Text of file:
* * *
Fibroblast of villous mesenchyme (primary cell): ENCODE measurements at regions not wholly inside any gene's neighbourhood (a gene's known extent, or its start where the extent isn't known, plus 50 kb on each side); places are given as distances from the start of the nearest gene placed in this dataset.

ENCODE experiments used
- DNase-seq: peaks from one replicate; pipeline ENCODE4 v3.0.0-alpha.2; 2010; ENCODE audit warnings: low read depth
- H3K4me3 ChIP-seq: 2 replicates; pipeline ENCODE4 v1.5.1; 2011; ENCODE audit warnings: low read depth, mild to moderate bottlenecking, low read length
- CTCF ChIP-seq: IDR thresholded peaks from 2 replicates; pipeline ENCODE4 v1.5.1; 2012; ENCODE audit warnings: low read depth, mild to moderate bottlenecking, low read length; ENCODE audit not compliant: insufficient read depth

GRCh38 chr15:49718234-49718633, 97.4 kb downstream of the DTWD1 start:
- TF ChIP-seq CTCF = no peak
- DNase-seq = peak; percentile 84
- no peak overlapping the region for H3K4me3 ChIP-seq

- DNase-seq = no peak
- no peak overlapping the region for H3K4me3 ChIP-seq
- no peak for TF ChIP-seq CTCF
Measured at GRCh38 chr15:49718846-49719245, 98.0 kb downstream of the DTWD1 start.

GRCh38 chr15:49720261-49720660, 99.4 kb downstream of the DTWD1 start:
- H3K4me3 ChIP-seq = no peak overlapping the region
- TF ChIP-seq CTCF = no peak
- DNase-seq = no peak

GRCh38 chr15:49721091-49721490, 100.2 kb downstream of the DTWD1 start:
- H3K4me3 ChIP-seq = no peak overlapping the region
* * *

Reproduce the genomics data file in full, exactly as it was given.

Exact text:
Fibroblast of villous mesenchyme (primary cell): ENCODE measurements at regions not wholly inside any gene's neighbourhood (a gene's known extent, or its start where the extent isn't known, plus 50 kb on each side); places are given as distances from the start of the nearest gene placed in this dataset.

ENCODE experiments used
- DNase-seq: peaks from one replicate; pipeline ENCODE4 v3.0.0-alpha.2; 2010; ENCODE audit warnings: low read depth
- H3K4me3 ChIP-seq: 2 replicates; pipeline ENCODE4 v1.5.1; 2011; ENCODE audit warnings: low read depth, mild to moderate bottlenecking, low read length
- CTCF ChIP-seq: IDR thresholded peaks from 2 replicates; pipeline ENCODE4 v1.5.1; 2012; ENCODE audit warnings: low read depth, mild to moderate bottlenecking, low read length; ENCODE audit not compliant: insufficient read depth

GRCh38 chr15:49718234-49718633, 97.4 kb downstream of the DTWD1 start:
- TF ChIP-seq CTCF = no peak
- DNase-seq = peak; percentile 84
- no peak overlapping the region for H3K4me3 ChIP-seq

- DNase-seq = no peak
- no peak overlapping the region for H3K4me3 ChIP-seq
- no peak for TF ChIP-seq CTCF
Measured at GRCh38 chr15:49718846-49719245, 98.0 kb downstream of the DTWD1 start.

GRCh38 chr15:49720261-49720660, 99.4 kb downstream of the DTWD1 start:
- H3K4me3 ChIP-seq = no peak overlapping the region
- TF ChIP-seq CTCF = no peak
- DNase-seq = no peak

GRCh38 chr15:49721091-49721490, 100.2 kb downstream of the DTWD1 start:
- H3K4me3 ChIP-seq = no peak overlapping the region